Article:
Savvy Senior: How to make the most of your doctor's visit

Studies have shown that patients who help their doctors by providing important health information and preparing themselves for appointments tend to get better care than patients who don't.
BY JIM MILLER Published: May 15, 2012
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DEAR SAVVY SENIOR: Can you write a column educating patients on how to prepare for doctors appointments? I manage a number of small health clinics, and have found that patients — especially seniors — that come prepared when they visit our doctors are much more satisfied with the care they receive. Thanks for your help.


Patient Educator

DEAR EDUCATOR: You're right. Studies have shown that patients who help their doctors by providing important health information and preparing themselves for appointments tend to get better care than patients who don't. Here are some simple things we can all do to help maximize our next visit to the doctor.

Before appointment

Gathering your health information and getting organized before your appointment are the key steps to ensuring a productive meeting with your doctor. This is especially important if you're seeing multiple doctors or are meeting with a new physician for the first time. Specifically, you need to:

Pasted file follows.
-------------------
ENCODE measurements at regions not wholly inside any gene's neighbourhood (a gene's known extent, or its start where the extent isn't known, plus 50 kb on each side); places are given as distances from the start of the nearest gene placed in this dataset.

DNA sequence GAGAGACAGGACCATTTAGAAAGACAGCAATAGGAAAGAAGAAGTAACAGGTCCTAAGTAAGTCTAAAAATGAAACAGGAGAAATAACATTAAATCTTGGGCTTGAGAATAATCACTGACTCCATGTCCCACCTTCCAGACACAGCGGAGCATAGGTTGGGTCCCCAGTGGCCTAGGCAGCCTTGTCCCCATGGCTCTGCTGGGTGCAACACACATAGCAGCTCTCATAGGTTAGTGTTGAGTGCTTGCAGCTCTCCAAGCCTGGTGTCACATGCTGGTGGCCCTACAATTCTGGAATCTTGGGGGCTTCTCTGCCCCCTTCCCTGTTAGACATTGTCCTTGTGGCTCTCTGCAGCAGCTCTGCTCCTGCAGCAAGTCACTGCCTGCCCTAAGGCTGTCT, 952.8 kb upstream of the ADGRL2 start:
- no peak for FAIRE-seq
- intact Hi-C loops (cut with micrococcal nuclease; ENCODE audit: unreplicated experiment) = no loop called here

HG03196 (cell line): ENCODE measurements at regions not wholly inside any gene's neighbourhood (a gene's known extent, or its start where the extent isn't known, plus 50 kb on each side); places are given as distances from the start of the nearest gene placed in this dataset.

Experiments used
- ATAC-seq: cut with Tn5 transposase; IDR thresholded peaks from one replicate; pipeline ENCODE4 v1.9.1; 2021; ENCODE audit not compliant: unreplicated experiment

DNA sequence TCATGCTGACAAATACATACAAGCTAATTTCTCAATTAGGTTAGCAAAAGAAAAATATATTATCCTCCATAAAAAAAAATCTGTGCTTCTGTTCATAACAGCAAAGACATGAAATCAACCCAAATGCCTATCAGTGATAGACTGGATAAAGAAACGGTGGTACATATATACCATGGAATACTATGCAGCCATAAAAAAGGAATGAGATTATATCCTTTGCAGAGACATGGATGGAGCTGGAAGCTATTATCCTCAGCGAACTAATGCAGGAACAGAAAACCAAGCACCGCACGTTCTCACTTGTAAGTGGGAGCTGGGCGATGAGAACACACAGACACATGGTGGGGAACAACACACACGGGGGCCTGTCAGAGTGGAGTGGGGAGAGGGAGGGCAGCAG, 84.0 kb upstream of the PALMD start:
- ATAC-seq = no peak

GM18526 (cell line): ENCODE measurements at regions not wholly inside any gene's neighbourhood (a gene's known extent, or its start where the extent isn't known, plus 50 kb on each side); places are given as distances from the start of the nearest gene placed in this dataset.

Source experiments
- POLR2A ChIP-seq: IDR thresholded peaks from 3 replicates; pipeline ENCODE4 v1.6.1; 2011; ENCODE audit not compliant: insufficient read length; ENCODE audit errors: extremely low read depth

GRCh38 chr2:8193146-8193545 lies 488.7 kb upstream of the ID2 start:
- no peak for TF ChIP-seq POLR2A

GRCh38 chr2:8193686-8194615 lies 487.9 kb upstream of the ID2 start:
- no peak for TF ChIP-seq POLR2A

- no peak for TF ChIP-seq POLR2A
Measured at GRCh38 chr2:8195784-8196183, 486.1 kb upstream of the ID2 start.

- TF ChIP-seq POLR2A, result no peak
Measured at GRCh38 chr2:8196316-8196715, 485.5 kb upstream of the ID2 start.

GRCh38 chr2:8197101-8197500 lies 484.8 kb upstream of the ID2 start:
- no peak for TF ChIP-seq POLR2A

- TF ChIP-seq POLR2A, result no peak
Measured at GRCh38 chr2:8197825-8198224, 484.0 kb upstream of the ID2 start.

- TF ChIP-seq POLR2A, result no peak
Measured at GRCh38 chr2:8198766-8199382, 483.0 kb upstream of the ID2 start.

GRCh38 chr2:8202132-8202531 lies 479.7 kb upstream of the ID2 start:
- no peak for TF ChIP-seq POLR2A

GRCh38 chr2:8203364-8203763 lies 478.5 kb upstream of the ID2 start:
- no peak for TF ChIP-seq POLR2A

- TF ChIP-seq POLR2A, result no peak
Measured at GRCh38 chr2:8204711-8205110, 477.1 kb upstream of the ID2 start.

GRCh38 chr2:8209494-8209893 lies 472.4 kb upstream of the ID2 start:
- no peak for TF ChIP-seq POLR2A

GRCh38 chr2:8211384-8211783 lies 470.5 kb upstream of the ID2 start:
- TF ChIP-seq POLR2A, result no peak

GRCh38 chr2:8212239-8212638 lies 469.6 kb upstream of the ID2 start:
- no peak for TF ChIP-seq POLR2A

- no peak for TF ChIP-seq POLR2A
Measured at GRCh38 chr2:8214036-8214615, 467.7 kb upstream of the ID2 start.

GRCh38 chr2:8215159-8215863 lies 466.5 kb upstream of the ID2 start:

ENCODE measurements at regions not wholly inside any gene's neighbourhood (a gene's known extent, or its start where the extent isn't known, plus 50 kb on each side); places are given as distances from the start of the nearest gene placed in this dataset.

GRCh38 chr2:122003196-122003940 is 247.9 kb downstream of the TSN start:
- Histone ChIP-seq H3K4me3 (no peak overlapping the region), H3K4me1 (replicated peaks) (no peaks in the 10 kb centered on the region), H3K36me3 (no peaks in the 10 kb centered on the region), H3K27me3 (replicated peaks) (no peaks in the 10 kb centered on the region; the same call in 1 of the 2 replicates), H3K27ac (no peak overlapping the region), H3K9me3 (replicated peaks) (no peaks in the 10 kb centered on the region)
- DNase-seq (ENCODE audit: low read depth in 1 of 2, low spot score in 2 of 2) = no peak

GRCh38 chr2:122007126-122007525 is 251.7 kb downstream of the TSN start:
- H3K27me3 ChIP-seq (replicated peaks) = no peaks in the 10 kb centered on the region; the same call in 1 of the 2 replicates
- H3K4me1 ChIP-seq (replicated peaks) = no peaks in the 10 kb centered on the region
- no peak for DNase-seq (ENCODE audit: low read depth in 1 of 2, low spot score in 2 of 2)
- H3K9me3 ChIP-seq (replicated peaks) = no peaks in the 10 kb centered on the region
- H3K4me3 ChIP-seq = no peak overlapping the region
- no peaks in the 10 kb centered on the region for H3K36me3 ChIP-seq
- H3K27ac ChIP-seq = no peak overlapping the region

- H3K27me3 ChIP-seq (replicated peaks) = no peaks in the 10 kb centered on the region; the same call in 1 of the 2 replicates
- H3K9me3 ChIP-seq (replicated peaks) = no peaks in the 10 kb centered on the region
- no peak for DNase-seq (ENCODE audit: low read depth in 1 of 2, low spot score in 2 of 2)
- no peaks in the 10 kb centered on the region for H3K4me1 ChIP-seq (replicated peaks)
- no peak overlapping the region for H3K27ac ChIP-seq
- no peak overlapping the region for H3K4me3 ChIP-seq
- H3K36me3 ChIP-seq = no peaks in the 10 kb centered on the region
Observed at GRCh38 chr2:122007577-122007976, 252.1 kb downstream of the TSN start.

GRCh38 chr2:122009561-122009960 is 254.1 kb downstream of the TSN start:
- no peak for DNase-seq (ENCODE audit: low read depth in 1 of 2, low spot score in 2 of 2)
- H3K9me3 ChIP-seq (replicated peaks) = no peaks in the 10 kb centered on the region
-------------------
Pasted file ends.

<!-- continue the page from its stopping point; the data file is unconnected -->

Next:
Get your test results: Make sure the doctor you're seeing has copies of your latest X-ray, MRI or any other test or lab results, including reports from other doctors that you've seen. In most cases, you'll need to do the leg work yourself that may only require a phone call to your previous doctor asking them to send it, or you may need to go pick it up and take it yourself.

List your medications: Make a list of all the medications you're taking (prescription drugs, over-the-counter medications, vitamins, minerals and herbal supplements) along with the dosages, and take it with you to your appointment. Or, just gather up all your pill bottles and put them in a bag and bring them with you.

Gather your health history: Your doctor also needs to know about any previous hospitalizations, as well as any current or past medical problems, even if they are not the reason you are going to the doctor this time. Genetics matter too, so having your family's health history can be helpful. The U.S. Surgeon General offers a free web-based tool called “My Family Health Portrait” (see familyhistory.hhs.gov) that can help you put one together.



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